This Fund Gets a Gold Star
07/01/2013 7:00 am EST
Russel Kinnel of Morningstar FundInvestor rates this fund highly, based on its manager's contrarian and 'safe' strategy that has produced excellent results.
Even with a more limited palette, FPA Crescent (FPACX) paints a promising picture.
The fund has achieved great returns and has gotten noticed. Since its 1993 inception through May 31, this fund's 11% annualized gain beats all comers in the moderate-allocation category.
Furthermore, the fund—whose stated aim is to deliver equity-like returns without the attendant volatility—has bested about 90% of domestic stock funds in that time, while losing less than most stock and allocation funds in down markets, such as 2002, 2008, and 2011.
That's attracted investors scarred by this century's bear markets. Assets in the fund have swelled from around $1 billion in 2008 to nearly $12 billion.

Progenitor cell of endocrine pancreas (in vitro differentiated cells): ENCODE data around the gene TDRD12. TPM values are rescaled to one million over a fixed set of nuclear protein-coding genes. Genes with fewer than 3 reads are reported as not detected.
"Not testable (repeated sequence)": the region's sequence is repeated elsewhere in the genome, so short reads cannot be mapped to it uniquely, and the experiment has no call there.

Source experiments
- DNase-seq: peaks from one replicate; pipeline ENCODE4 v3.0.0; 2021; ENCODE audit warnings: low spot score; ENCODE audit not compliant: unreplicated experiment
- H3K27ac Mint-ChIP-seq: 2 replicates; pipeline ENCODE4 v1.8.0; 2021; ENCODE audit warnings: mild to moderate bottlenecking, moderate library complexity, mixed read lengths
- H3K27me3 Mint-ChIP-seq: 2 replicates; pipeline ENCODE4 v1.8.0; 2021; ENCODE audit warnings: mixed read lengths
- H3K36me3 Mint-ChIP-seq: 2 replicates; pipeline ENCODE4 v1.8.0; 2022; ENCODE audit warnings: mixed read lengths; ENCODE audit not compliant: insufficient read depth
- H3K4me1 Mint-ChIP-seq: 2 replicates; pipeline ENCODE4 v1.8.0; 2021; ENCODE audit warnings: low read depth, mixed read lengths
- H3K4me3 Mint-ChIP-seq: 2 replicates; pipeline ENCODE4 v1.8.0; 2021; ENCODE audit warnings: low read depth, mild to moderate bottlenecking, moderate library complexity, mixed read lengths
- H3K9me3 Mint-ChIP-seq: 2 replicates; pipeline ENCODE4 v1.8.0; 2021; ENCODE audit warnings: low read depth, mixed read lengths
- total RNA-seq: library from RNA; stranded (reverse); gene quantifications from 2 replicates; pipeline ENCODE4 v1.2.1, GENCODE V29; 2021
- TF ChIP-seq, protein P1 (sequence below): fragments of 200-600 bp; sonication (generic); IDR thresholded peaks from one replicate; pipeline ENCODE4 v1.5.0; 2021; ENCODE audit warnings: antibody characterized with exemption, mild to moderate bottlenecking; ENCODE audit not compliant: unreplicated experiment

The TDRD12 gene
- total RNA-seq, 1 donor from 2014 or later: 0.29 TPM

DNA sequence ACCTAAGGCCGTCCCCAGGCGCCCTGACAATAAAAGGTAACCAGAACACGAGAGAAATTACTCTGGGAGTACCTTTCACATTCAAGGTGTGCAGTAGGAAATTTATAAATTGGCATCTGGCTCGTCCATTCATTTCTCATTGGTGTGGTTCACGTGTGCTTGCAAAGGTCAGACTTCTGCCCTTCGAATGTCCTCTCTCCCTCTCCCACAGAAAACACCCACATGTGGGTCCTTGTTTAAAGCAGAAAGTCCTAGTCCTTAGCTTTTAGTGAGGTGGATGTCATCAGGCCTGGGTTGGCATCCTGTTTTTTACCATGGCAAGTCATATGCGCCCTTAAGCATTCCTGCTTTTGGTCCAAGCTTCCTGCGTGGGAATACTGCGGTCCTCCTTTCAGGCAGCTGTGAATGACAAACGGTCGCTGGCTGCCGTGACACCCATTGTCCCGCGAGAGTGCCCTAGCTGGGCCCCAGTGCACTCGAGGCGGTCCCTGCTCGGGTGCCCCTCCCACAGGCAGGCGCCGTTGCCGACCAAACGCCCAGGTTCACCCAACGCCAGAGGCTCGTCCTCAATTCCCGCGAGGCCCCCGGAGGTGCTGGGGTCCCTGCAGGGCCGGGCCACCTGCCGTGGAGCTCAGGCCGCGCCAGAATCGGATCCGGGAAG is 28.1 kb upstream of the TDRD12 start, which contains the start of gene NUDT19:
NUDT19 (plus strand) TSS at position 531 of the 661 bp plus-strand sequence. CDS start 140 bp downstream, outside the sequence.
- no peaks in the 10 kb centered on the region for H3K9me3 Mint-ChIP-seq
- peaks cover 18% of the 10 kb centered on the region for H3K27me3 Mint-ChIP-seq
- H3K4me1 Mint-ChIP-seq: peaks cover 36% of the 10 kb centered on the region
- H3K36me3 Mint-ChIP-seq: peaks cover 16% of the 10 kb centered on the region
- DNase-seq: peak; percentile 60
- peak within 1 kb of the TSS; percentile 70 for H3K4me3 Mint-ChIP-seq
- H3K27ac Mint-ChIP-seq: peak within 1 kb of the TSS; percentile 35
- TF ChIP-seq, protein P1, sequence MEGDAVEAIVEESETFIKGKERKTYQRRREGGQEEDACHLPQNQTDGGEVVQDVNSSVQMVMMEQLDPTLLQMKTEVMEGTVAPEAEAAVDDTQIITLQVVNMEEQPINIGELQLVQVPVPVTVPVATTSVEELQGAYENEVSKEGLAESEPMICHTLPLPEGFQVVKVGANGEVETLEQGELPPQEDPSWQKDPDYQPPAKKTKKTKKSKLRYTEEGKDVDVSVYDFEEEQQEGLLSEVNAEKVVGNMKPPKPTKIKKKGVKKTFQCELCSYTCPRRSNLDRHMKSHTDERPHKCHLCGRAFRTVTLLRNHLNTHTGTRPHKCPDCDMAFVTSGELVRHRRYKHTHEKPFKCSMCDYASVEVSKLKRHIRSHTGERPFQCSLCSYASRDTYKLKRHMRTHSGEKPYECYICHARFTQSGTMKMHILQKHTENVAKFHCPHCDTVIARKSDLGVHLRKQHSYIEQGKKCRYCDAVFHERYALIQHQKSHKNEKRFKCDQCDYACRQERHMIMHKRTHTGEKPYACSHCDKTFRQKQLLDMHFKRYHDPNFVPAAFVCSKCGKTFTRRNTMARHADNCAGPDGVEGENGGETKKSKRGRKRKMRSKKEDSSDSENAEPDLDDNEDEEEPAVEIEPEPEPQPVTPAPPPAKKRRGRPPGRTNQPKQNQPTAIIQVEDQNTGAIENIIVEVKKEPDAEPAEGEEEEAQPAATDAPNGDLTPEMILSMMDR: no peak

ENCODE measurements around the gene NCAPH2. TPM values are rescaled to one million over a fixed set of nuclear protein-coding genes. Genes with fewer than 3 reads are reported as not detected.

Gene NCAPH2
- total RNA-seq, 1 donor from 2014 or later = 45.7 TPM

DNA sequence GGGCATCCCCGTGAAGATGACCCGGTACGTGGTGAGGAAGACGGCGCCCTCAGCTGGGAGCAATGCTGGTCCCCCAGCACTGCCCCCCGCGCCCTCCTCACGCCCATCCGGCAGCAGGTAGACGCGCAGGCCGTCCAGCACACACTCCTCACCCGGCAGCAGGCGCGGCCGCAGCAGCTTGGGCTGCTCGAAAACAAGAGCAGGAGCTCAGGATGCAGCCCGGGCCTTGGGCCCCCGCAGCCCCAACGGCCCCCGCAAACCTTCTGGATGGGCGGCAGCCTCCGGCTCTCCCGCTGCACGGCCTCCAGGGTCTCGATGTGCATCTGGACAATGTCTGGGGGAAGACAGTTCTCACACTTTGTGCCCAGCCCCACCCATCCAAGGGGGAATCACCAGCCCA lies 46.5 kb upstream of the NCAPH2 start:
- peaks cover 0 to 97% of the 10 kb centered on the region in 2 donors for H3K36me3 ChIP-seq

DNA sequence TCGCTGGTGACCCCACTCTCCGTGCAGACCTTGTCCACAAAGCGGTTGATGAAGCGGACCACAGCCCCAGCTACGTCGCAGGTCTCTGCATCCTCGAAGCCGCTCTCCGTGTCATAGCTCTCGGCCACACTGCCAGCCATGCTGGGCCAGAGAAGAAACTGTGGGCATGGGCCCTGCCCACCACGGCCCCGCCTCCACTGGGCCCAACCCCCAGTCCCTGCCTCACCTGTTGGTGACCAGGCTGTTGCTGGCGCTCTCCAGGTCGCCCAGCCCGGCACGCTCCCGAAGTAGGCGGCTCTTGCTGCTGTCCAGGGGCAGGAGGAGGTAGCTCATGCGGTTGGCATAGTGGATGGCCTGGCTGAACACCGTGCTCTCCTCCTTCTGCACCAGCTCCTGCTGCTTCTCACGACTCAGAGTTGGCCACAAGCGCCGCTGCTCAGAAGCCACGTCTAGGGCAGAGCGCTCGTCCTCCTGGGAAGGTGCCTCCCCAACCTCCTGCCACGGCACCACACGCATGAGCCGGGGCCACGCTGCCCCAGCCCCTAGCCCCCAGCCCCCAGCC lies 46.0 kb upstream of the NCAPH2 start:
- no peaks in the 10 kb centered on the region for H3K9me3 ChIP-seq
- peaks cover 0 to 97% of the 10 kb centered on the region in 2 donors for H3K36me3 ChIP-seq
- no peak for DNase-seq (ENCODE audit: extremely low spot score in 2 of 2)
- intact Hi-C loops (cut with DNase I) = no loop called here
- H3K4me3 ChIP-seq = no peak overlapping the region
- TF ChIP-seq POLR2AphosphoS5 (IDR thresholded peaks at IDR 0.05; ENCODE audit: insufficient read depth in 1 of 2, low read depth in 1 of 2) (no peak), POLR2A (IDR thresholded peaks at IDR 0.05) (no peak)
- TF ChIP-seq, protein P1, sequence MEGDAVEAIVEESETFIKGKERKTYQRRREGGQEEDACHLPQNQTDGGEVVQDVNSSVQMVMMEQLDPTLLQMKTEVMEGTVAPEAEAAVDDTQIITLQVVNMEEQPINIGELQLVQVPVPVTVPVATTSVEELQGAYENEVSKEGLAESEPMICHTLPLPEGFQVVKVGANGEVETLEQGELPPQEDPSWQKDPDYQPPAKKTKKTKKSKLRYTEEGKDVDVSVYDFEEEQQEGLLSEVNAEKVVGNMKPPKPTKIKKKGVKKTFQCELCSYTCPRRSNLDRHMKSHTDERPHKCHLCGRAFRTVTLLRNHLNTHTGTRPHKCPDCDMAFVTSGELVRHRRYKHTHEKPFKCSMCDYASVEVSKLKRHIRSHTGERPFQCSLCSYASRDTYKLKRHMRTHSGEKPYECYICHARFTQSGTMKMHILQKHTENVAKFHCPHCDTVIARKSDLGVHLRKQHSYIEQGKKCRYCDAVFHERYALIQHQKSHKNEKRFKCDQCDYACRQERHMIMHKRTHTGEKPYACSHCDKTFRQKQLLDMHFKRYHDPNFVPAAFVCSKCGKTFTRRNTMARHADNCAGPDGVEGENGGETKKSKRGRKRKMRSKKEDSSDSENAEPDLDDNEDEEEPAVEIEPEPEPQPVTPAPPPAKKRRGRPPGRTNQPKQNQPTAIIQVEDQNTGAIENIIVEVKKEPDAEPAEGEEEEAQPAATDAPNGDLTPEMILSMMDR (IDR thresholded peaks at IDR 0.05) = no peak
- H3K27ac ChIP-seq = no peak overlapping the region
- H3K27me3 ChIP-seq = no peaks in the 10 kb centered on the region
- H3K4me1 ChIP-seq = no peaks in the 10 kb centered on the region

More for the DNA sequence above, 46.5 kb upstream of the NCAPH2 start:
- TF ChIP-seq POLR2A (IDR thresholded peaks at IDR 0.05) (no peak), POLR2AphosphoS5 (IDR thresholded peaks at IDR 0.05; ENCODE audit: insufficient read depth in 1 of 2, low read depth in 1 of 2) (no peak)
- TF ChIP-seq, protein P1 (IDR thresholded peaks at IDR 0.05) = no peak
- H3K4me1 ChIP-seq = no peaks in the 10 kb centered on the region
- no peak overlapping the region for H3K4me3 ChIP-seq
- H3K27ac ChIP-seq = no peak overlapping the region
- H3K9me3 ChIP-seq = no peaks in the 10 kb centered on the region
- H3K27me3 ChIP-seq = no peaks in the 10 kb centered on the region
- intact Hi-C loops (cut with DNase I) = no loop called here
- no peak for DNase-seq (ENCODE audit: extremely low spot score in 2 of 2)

Success has its downside. The fund's heavier asset load limits its ability to invest as much in small- and mid-cap stocks, which helped its past performance. The fund needs a larger share of average daily trading volume to build a smaller average position size in small- and mid-caps than it did in 2007, shortly before it fully reopened to investors.
At the end of 2007, the fund's average small- and mid-cap long position of 1.30% typically required less than a day of trading volume. Recently, its average small- and mid-cap long position of 0.91% needed about three days' volume.
That limitation need not be a handicap, though. Steve Romick, the manager here since inception, is an omnivorous contrarian who has demonstrated over two decades that he can sniff out value among stocks of all sizes and bonds of varying credit quality. His advantage is patiently waiting for value to emerge, and then deploying accumulated cash dispassionately when and where it does.
The market cap of the securities that he invests in matters less than his insistence on a margin of safety, and there is no sign of compromise on that front. Indeed, the fund has nearly a third of the portfolio in cash, because Romick says attractive opportunities have diminished as stocks have risen and bond yields have fallen.
That will change eventually. When it does, Romick now has a larger team to help sift for bargains. This fund is ready for what comes next.